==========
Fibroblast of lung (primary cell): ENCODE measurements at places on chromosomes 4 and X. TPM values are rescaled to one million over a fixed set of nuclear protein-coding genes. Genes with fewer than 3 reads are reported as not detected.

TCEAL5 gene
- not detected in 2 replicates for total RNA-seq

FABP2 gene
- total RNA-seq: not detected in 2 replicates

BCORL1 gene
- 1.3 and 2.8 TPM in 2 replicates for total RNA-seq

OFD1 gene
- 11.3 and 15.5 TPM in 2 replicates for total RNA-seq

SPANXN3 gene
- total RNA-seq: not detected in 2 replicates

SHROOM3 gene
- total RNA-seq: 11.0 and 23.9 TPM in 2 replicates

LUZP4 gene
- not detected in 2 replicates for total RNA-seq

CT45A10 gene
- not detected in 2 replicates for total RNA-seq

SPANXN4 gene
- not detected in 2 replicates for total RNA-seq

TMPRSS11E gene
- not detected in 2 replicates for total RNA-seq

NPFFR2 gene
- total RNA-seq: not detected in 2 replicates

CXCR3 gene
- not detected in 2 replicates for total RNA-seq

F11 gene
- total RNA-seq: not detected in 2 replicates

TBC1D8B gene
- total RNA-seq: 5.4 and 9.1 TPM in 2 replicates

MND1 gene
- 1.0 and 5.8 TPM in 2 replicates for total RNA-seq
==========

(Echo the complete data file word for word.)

Fibroblast of lung (primary cell): ENCODE measurements at places on chromosomes 4 and X. TPM values are rescaled to one million over a fixed set of nuclear protein-coding genes. Genes with fewer than 3 reads are reported as not detected.

TCEAL5 gene
- not detected in 2 replicates for total RNA-seq

FABP2 gene
- total RNA-seq: not detected in 2 replicates

BCORL1 gene
- 1.3 and 2.8 TPM in 2 replicates for total RNA-seq

OFD1 gene
- 11.3 and 15.5 TPM in 2 replicates for total RNA-seq

SPANXN3 gene
- total RNA-seq: not detected in 2 replicates

SHROOM3 gene
- total RNA-seq: 11.0 and 23.9 TPM in 2 replicates

LUZP4 gene
- not detected in 2 replicates for total RNA-seq

CT45A10 gene
- not detected in 2 replicates for total RNA-seq

SPANXN4 gene
- not detected in 2 replicates for total RNA-seq

TMPRSS11E gene
- not detected in 2 replicates for total RNA-seq

NPFFR2 gene
- total RNA-seq: not detected in 2 replicates

CXCR3 gene
- not detected in 2 replicates for total RNA-seq

F11 gene
- total RNA-seq: not detected in 2 replicates

TBC1D8B gene
- total RNA-seq: 5.4 and 9.1 TPM in 2 replicates

MND1 gene
- 1.0 and 5.8 TPM in 2 replicates for total RNA-seq